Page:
Tag Archives: Spring 1998

Abbott Pattison

Gazette Article by: Barbara Joyce Appeared in the Gazette: Spring 1998 What does a sculptor say when people claim that modern works are too difficult to understand? “It’s hard to explain,” responded Abbott Pattison, world-renowned sculptor and former Winnetka resident. In a recent telephone conversation with Pattison in Italy, he said, “Things are different now […]

767 Mount Pleasant Road

Gazette Article by: Cindy Fuller Appeared in the Gazette: Spring 1998 In architecture, as in popular culture, styles come and styles go. The Spanish Colonial Revival house at 767 Mt. Pleasant Road is an excellent example of how a single event can spark interest in a style. Mission architecture had long populated the southwestern United […]

Carleton W. Washburne School

Gazette Article by: Peg Hoskin, Ed.D. Appeared in the Gazette: Spring 1998 The Carleton W. Washburne School was completed in 1969. At a ceremony on October 12th of that year, former school superintendent, Sidney P. Marland, Jr., dedicated the building to the memory of his colleague and friend, Carleton W. Washburne (1889–1968). Marland presented the […]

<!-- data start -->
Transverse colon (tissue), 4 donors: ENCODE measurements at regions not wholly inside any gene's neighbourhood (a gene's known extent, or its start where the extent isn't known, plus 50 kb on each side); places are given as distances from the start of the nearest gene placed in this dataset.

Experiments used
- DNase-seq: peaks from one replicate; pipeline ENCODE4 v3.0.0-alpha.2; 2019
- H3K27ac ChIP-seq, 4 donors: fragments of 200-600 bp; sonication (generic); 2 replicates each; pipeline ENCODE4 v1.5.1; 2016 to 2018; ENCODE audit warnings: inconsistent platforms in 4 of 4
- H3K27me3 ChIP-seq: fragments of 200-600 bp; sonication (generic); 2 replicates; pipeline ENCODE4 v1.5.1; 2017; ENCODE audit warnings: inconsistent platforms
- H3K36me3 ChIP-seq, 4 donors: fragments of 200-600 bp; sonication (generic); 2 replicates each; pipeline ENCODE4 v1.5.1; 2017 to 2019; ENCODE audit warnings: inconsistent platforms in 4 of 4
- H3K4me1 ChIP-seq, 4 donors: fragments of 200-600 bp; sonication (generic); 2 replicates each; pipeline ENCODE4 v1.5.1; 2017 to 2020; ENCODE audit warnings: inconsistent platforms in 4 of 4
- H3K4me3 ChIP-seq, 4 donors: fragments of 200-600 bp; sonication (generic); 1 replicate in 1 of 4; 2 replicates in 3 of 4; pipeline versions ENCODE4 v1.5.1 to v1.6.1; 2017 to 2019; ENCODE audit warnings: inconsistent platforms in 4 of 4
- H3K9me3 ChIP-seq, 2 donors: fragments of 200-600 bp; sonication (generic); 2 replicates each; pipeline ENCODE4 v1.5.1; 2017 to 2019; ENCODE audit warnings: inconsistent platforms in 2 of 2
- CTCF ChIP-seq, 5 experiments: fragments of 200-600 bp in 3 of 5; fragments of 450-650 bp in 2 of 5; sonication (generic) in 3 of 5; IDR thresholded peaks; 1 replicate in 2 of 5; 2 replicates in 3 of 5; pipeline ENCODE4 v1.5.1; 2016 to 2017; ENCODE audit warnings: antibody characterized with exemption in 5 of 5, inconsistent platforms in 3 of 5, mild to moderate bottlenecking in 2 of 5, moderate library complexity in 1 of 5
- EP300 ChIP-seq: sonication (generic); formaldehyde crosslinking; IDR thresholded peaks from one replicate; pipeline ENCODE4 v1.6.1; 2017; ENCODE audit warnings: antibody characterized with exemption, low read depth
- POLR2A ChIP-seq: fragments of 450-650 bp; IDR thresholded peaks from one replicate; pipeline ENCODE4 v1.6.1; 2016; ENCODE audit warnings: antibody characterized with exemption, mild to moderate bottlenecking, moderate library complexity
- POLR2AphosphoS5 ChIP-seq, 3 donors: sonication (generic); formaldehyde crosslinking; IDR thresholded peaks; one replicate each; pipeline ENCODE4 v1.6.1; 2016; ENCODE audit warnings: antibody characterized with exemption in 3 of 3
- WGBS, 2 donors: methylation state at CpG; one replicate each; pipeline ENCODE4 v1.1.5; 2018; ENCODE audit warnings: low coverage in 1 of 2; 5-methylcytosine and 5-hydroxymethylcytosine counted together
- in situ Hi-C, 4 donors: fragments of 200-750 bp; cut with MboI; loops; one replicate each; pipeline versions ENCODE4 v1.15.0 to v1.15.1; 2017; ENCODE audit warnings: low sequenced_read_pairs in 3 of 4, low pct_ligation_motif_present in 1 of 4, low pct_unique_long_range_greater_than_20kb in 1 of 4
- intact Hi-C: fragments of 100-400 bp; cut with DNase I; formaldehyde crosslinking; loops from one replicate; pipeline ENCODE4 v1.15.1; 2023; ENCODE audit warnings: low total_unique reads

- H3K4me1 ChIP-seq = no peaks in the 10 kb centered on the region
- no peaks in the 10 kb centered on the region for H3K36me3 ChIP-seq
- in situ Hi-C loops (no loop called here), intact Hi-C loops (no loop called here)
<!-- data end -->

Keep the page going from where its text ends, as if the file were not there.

Gypsy Moths: Severe Threat to Winnetka’s Landscape

Gazette Article by: Chris Fullerton Appeared in the Gazette: Spring 1998 White oaks, featured on Winnetka’s familiar brown and white village signs, are in jeopardy. These majestic trees, some centuries old, may soon fall prey to a tiny foe whose life lasts only one year: the gypsy moth. One of the most notorious enemies of […]

830 Sheridan Road, 1897

“L” is for Lloyd

Gazette Article by Jan Tubergen, Spring 1998 Updated July 2022 The Henry Demarest Lloyd house at 830 Sheridan Road was the first building in Winnetka to be designated an historic landmark when it was added to the National Register in 1966. However, it is not the architecture that makes Lloyd House notable, but the historical importance […]

The Winnetka Bank

Gazette Article by: Jane Lord Appeared in the Gazette: Spring 1998 The Village of Winnetka had no bank when M. K. Meyer acquired a safe for his general store in the late 1800s. After learning about the new safe, so many of Winnetka’s 1,000 residents prevailed upon Meyer to keep their important papers that he […]